3 Scenarios

Imagine you are a stand up comedian. You just finished your set and you are about to head to the bar for something to drink. On your way to the bar, 1 of three scenarios take place.


1.

You step off stage and make your way through the crowd. Halfway to the bar, a group of five people walk up to you to tell you have great your set was. They are trying to engage with you and are fans, and it is strongly implied they just want a little bit of your time to tell you how awesome you are. However, you really don’t want anything to do with them, you’ve heard compliments before and kinda brush them off. You continue to work your way to the bar, alone, to get your drink.


2.

Same scene as scenario 1. This time you make it to the bar and place an order. One person who is sitting there sipping their drink looks over at you. They tell you that they didn’t think you were funny at all, and that they didn’t understand why everyone was laughing at your jokes. You immediately start to get defensive, turn to face the stranger, and proceed to argue. It’s not the first time someone didn’t agree with your set, but you’ll be damn sure you won’t leave without telling them that they “Don’t have a sense of humor”, “You don’t care what they think”, and a dozen other reasons why you are awesome and they are not. You leave the bar and the rest of your night is ruined thinking about why one person didn’t like you.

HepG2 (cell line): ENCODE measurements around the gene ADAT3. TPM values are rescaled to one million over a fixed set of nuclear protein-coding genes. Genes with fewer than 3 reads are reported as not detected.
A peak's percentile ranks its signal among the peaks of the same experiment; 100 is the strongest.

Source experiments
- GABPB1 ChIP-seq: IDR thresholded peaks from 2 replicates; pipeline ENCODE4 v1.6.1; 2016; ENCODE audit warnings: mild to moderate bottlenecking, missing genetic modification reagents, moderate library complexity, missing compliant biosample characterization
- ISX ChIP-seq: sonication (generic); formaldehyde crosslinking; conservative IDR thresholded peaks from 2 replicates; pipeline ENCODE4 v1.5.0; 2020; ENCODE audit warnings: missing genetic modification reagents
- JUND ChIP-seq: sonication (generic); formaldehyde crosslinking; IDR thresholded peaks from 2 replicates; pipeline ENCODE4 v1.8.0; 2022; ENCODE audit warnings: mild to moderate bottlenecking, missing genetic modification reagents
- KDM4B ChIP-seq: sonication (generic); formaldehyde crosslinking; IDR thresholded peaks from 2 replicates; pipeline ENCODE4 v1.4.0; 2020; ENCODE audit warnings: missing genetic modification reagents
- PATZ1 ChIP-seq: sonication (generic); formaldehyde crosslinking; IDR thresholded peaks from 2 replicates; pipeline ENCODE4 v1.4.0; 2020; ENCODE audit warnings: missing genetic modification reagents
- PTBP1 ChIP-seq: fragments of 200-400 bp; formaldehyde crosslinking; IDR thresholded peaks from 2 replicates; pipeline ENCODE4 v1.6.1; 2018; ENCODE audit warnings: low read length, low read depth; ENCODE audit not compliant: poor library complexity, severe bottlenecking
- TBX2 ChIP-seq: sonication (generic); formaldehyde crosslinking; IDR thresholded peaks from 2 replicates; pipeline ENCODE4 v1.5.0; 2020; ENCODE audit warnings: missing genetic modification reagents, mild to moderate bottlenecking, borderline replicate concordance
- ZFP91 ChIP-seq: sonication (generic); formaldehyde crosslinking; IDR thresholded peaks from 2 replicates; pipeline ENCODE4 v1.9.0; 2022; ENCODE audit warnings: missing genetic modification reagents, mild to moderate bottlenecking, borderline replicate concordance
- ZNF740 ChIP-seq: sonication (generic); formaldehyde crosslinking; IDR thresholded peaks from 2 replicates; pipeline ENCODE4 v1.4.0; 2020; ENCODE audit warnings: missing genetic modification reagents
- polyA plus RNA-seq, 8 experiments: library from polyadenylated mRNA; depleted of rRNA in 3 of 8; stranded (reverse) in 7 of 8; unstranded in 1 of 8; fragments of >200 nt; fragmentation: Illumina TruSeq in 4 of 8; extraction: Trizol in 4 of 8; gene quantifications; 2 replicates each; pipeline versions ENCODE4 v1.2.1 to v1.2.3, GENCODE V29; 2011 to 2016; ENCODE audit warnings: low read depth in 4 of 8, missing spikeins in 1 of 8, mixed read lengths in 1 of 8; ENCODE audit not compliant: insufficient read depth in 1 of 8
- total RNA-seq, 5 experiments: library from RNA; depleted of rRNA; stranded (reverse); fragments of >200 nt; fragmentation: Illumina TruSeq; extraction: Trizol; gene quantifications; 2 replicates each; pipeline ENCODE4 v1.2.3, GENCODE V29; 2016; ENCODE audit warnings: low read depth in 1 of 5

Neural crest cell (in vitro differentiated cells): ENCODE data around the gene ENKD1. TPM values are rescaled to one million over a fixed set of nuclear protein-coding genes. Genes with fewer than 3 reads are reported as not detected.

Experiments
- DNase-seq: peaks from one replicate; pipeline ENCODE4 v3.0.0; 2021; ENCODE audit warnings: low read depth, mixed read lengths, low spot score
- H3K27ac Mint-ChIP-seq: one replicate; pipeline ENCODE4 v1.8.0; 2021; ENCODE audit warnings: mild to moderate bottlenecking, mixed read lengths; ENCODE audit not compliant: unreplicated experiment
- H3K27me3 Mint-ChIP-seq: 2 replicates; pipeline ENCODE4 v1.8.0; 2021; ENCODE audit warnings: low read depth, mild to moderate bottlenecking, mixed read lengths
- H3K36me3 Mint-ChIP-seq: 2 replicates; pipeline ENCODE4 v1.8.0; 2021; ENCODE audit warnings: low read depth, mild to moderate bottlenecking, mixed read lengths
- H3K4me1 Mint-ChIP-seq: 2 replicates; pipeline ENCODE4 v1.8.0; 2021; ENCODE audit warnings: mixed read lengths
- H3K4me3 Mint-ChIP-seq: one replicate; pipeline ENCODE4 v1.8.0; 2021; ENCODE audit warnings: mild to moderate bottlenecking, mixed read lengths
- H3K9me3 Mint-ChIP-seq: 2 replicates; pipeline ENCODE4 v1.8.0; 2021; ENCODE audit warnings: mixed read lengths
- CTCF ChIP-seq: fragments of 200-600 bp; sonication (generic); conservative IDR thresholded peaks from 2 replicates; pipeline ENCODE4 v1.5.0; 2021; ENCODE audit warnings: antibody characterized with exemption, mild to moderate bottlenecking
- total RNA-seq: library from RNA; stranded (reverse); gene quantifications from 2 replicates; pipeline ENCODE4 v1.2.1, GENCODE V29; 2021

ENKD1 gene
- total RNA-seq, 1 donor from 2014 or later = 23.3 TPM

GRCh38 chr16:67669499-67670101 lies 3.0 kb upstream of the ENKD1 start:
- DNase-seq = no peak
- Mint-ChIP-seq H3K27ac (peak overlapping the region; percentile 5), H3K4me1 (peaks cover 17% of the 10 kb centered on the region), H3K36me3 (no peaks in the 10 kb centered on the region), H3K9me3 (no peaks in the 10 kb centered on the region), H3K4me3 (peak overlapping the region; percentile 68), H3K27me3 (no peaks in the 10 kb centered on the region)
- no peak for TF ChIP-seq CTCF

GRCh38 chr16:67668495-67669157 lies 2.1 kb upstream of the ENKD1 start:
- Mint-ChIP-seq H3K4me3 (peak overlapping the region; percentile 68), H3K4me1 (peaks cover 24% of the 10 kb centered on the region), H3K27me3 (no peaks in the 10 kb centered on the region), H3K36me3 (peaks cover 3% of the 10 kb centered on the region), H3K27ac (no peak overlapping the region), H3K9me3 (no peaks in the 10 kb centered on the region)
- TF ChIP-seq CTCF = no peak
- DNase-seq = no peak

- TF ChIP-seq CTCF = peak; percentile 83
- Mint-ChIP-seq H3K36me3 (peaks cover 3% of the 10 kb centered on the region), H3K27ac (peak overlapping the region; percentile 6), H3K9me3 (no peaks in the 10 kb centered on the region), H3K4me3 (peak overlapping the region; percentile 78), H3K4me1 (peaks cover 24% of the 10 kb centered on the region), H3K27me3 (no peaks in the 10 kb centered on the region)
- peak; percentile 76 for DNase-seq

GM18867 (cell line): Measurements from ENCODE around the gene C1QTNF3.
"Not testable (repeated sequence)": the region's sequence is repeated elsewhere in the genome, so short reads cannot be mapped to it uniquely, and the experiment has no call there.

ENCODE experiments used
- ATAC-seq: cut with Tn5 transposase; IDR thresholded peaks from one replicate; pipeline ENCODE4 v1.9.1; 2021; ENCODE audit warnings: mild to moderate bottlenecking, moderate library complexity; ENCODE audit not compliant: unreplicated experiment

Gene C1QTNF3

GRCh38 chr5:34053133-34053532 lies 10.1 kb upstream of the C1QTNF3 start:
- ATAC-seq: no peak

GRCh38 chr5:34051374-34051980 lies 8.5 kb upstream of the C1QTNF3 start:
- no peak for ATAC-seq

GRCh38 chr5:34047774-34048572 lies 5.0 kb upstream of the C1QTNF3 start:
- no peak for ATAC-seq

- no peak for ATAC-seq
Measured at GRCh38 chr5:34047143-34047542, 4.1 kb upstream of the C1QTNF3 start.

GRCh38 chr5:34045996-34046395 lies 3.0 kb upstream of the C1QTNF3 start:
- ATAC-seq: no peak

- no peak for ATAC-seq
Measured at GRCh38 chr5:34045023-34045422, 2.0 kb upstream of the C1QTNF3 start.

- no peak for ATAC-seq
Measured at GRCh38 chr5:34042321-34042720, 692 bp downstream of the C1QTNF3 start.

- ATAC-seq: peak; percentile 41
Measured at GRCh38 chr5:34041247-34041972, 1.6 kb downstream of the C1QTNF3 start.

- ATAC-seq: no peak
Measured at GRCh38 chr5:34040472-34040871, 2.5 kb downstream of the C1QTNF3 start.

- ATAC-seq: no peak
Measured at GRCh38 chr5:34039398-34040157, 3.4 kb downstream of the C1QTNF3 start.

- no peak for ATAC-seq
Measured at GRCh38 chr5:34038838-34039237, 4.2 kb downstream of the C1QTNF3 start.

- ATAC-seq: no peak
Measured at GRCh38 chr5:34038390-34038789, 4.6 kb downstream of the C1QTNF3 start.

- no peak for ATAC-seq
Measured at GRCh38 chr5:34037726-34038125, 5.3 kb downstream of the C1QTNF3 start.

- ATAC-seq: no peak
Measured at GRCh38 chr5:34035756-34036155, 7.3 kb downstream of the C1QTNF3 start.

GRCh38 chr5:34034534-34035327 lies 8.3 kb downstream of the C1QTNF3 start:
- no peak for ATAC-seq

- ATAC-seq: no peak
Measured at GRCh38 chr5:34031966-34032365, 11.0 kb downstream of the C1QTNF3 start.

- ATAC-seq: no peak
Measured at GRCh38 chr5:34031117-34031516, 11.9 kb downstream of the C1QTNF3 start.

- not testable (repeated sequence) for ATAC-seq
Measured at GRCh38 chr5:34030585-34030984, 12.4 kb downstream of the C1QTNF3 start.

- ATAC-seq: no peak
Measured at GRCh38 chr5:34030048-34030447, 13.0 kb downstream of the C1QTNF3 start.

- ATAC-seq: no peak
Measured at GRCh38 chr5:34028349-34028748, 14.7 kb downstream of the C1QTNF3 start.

3.

You step off stage and make your way through the crowd. Halfway to the bar, a group of five people walk up to you to tell you have great your set was. They are trying to engage with you and are fans, and it is strongly implied they just want a little bit of your time to tell you how awesome you are. Even tho you’ve heard compliments before, you’ve never met or talked to this group of people before. Happy that you were able to connect with anyone after the set, let alone five, you proceed in small talk. You then mention you would really like to get a drink and ask if they want to come get a drink with you. All six of you proceed to the bar and place orders. One person who is sitting there sipping their drink looks over at your group and sees you standing there. they tell you that they didn’t think you were funny at all, and that they didn’t understand why everyone was laughing at your jokes. Before you can even start to get defensive, the people in your group turn to the stranger and tell them they think you are awesome, that they don’t want any problems, and they are just there to hang out with the comedian. The stranger realizes there are 6 of you and one of them, realizes they can’t get under your skin like they would have wanted, and turns around to finish the drink alone. You then look at the group of five people with you, say thank you, and continue have a great time. A couple minutes later more people in the show start coming up to tell you how much they think you are awesome. You leave the bar in such a great mood realizing that one person didn’t get you riled up, and that you were thankful to have interacted with people who simply wanted to share some praise.


These scenarios happen to us everyday. The occupation and mediums constantly change.

From playing a show, doing an open mic, singing karaoke, doing a book reading, and even posting your photos and art on social media. 

No matter what you share with the world, there will always be a different response than what you expect. You just have to choose your reaction.